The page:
|"According to legend, the great ancient Greek mathematician Archimedes died as a result of being deeply engrossed in a mathematical problem. As the story is usually told, Archimedes did not hear the Roman centurion who had entered his house and who ordered him to stop working and identify himself. In frustration, the soldier ran him through with his sword."
—From Keith Devlin's The Math Gene: How Mathematical Thinking Evolved and Why Numbers Are Like Gossip, p. 131. New York: Basic Books, 2000. First pub. in Great Britain, 2000.
"There was this well-known, fabulously rich financier who had made so much money that neither he nor his family nor his heirs would ever be able to spend it all. In spite of his immense wealth he continued to be active, aggressively making more and more millions; according to him this was 'the only way to escape from reality.'"
—Anecdote told by American mathematician Philip J. Davis, from Rudolf Taschner's Numbers at Work: A Cultural Perspective, p. 153. Wellesley, MA: A K Peters, 2007. Orig. pub. in German, 2005.
"The interesting number paradox is a semi-humorous paradox that arises from attempting to classify natural numbers as 'interesting' or 'dull.' The paradox states that all natural numbers are interesting. The 'proof' is by contradiction: If there were uninteresting numbers, there would be a smallest uninteresting number—but the smallest uninteresting number is itself interesting, producing a contradiction."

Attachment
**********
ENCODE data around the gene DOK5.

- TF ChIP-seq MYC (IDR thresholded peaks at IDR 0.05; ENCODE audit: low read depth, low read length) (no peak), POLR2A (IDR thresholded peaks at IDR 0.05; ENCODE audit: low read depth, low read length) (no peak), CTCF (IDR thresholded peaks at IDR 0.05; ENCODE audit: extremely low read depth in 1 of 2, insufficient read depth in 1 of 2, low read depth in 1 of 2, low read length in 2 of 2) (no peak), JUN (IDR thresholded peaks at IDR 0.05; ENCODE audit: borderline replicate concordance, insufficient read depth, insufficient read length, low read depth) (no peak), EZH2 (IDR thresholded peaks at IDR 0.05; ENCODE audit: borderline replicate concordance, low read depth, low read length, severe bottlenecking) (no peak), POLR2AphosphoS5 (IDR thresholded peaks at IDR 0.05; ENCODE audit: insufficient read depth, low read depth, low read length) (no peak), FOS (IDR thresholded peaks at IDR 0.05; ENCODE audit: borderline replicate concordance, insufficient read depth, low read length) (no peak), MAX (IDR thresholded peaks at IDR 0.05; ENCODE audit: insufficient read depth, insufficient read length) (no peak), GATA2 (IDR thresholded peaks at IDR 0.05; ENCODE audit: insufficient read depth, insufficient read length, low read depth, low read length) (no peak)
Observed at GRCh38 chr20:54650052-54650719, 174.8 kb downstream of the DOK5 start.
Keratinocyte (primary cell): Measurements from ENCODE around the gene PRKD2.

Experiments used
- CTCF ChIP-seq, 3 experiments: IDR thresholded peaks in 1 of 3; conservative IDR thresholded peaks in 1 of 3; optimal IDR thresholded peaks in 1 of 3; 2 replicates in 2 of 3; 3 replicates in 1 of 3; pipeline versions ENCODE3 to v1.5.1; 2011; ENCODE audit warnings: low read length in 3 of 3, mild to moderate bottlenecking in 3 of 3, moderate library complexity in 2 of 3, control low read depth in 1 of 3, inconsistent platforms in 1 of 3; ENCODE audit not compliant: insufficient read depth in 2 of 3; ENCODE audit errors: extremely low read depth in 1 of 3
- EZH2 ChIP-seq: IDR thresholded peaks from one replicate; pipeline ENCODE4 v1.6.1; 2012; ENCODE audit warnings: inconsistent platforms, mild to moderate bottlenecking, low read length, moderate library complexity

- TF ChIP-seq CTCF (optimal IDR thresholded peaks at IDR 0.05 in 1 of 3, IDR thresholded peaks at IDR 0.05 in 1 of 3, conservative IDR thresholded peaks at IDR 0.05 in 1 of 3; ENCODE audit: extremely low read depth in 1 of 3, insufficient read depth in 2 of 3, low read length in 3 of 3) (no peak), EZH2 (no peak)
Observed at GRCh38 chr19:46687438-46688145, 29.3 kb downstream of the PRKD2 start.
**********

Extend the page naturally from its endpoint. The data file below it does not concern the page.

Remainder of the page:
—From "Interesting Number Paradox," Wikipedia: The Free Encyclopedia
|Writing Rules for Numbers
From The Chicago Manual of Style, Copyright © 1982, 15th ed. 2003
1.a. (nontechnical) Numbers up to one hundred, round numbers into the millions, and numbers at the start
of a sentence are spelled out.
b. (alternative rule) Single-digit numbers (1-9) are spelled out. All other numbers are written with numerals.
2. Percentages are written with numerals, e.g., 50% or 50 percent.
3. Decimals where the quantity is less than 1.00 are written with a zero before the decimal point, e.g., 0.25.
4. Decades appear with the year followed by an "s," e.g., 1960s and '70s.
5. The full date is followed by a comma (,), e.g., June 5, 2009, was the company's fifth anniversary.
Mathematical Horoscope. (humor) Are you an Areas or a Torus?
Palindromes. A palindrome is a word or sentence that reads the same backward and forward, e.g., "Madam, I'm Adam." There are number palindromes as well.
What's Special About This Number? Mathematically, of course.
of the Year
|empty, null, void, vacuum,
zero hour for military operations,
at 0 degrees Celsius water freezes
Roman god of
gates, doors, &
|individual, unique, original, unit (of 1 or many), primordial unity, 1st place, 1st class, dominance, heaven ideogram (China)|
Norse god of
Feast of Puri-
|couple, friendship, partnership, opposition, binary, duality, double, twin, doppelgänger, 1/2, "Think twice," heaven-earth or yin-yang ideogram (China)|
• 3 primary colors (blue, red, yellow)
• three's a crowd, love triangle,
"Three strikes & you're out."
• Holy Trinity (Father, Son, Holy Spirit)
• Moerae/Parcae goddesses — The Fates (birth, life, death) of Greece & Rome